Thursday, May 5, 2011
Why do YOU cook, Maria Speck?
I met Maria Speck, the Grain Gourmet on Twitter where her recipe tweets piqued my curiosity. She grew up in both Germany and Greece and shares her recipes and mostly Mediterranean techniques for cooking with whole grains in ways you might not expect. In her beautiful new cookbook, Ancient Grains for Modern Meals, you'll find cakes from quinoa and smoked trout, an easy crust from cooked polenta, a hearty frittata with wild rice and wheat berry "fool" with figs. Her recipes will surely broaden your horizons as much as they tempt your tastebuds.
It all started with a small bag of wheat berries someone handed me at a cemetery in Greece during a ceremony to mark the recent death of my grandfather. I was six years old and hungry. While I scooped up the mixture of cinnamon and cumin-scented grains, chewing on their succulent starchy centers, interspersed with chunks of roasted walnuts and sugarcoated almonds-I became completely oblivious to the crushing sadness all around me, and blissfully dug in. This culinary memory made me into the person I am today, in so many ways.
Years later a simple wheat berry salad, served to me by a friend in Germany, brought the grains of my childhood back to my table. At the time, I worked as a news agency journalist, subsisting on coffee and frozen pizza. Rediscovering the delicious chew of wheat berries made me realize what I was missing. From then on, I lit my stove and my oven with a passion otherwise reserved for boyfriends.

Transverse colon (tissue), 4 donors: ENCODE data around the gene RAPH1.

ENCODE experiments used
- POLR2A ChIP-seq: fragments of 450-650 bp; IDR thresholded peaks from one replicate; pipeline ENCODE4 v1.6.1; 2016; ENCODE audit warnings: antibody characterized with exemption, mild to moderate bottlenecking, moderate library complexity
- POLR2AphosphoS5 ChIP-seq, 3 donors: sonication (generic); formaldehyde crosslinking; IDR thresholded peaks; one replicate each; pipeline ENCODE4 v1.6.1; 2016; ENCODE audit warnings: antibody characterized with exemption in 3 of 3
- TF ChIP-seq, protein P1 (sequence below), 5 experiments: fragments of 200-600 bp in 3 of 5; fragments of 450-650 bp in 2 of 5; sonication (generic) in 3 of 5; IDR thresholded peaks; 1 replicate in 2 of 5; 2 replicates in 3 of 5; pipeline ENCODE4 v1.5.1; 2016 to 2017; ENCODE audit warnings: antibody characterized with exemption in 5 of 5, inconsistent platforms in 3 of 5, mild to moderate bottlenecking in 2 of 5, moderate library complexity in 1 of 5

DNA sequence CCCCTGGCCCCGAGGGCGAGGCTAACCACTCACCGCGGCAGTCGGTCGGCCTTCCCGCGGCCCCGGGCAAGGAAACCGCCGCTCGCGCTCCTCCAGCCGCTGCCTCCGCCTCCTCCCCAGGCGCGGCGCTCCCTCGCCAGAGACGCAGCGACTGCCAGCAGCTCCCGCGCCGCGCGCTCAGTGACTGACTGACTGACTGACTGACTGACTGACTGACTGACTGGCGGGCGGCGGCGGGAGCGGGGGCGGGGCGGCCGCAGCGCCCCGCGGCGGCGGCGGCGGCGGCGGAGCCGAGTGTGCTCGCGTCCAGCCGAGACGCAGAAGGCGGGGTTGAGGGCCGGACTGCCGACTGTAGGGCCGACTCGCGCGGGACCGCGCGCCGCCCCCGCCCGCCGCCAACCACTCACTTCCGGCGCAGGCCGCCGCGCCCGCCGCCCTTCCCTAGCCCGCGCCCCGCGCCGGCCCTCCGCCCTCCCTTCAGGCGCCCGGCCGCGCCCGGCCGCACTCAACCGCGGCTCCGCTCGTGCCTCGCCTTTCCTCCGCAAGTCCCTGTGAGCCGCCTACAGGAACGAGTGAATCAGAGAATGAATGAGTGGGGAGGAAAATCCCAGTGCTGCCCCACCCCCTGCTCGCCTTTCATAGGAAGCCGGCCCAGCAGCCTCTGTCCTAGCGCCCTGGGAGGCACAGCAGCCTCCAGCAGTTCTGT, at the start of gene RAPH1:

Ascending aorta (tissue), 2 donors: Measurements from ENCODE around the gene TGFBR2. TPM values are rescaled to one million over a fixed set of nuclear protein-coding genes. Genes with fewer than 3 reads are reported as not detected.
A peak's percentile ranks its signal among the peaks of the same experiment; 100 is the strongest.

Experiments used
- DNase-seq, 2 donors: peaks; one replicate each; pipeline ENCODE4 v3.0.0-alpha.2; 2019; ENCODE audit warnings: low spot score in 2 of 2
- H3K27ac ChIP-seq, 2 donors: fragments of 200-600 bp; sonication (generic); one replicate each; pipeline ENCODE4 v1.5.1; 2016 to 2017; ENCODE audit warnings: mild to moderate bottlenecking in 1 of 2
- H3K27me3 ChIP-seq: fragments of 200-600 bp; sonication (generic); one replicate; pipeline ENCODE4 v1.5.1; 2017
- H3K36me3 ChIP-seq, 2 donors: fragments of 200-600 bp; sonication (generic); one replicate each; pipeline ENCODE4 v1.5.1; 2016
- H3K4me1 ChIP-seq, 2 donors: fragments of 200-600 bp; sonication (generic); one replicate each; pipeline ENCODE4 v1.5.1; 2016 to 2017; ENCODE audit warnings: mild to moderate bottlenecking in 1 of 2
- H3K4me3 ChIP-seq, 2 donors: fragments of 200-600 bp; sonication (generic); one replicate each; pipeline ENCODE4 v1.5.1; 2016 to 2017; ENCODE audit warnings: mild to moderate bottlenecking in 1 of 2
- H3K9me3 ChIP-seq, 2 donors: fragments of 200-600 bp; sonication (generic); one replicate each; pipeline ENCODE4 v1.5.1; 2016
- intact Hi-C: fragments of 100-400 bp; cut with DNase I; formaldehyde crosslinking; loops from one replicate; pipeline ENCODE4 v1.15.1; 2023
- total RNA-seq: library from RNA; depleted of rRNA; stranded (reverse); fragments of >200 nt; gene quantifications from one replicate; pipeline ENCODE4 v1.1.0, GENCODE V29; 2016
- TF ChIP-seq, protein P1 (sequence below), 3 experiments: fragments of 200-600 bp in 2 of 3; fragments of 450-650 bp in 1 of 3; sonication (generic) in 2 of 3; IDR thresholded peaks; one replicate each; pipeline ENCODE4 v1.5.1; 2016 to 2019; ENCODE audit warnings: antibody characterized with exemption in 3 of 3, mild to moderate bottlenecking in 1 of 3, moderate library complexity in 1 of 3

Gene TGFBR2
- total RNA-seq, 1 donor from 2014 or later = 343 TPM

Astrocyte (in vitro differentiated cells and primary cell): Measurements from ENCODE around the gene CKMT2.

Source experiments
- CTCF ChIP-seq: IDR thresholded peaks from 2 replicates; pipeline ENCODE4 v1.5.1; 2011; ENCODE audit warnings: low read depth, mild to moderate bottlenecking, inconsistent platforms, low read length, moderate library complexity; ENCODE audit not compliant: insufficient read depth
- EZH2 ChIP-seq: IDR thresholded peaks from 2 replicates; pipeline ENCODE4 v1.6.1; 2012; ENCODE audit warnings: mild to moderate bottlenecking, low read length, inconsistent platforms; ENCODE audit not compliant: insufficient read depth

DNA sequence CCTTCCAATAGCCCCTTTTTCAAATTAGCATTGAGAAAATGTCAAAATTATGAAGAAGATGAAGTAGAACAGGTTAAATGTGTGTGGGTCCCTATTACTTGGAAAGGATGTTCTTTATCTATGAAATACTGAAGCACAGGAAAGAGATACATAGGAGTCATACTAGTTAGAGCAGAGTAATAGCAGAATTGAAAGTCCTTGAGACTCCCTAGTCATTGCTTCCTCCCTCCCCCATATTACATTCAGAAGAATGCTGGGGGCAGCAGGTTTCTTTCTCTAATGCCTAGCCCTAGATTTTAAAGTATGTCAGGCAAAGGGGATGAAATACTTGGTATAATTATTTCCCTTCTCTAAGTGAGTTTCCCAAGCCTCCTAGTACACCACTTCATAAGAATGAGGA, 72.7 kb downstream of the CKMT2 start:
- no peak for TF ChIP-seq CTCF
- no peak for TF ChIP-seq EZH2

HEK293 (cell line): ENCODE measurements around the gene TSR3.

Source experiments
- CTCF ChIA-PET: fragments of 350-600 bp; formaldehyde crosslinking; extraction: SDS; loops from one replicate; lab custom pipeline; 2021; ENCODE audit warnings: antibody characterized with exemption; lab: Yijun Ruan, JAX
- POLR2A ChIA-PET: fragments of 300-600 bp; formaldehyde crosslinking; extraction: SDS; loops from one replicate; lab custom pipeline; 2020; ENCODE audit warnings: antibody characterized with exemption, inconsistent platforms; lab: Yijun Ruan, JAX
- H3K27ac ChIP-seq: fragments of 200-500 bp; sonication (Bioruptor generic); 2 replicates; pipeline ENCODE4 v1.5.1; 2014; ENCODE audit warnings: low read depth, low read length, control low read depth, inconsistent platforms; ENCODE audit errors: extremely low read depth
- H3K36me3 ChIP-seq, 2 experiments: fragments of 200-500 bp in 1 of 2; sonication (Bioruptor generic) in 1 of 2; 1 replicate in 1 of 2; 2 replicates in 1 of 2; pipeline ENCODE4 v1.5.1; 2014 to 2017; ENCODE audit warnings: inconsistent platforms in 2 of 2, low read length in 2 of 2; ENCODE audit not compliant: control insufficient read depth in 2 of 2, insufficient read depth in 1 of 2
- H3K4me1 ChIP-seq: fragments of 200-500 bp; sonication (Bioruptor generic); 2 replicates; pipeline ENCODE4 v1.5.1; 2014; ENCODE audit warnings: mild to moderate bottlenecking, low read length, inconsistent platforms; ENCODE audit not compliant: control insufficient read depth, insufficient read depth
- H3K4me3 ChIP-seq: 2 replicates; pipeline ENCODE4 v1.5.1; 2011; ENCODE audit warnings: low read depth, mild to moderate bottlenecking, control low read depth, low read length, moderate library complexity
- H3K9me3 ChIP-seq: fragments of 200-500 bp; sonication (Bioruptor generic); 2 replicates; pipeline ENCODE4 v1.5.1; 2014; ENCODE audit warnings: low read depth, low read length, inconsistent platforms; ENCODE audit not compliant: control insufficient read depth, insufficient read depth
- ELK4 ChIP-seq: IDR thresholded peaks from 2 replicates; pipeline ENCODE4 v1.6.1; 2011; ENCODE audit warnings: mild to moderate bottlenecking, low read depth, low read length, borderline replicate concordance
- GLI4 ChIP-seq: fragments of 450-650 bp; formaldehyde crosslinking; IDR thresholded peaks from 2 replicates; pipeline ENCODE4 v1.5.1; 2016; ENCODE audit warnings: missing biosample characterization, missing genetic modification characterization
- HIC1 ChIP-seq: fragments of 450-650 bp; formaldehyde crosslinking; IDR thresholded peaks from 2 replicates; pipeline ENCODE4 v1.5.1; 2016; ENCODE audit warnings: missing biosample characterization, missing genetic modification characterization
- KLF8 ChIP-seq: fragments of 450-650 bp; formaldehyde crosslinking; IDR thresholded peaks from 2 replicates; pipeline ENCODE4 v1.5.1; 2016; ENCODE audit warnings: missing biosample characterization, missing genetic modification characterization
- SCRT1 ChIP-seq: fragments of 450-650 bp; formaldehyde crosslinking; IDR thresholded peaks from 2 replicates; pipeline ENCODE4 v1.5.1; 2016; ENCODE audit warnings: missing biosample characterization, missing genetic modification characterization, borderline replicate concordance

A few years later whole grains once more changed the path of my life. When I moved to the US in 1993 as a journalism fellow at Stanford university, I couldn't find what the German half of me calls “real bread.” Most stores sold soft, cotton-candy like bread or pre-sliced toast. Even when labeled whole grain, little did these products resemble the deliciously chewy, aromatic, and dense loaves of dark wheat and rye breads I was raised on. Eventually, I took fate into my own hands: I ordered a beautiful wooden German countertop grain mill and started baking whole grain bread from freshly ground flour. Which ultimately lead to my current career. As more and more Americans started to get interested in whole grains, I realized how much I really knew about them. I am writer and a passionate whole grain lover-so why not combine the two, I thought? Instead of reporting on technology, society and health, all I have done since is writing about whole grains. And cooking and baking with them. Naturally.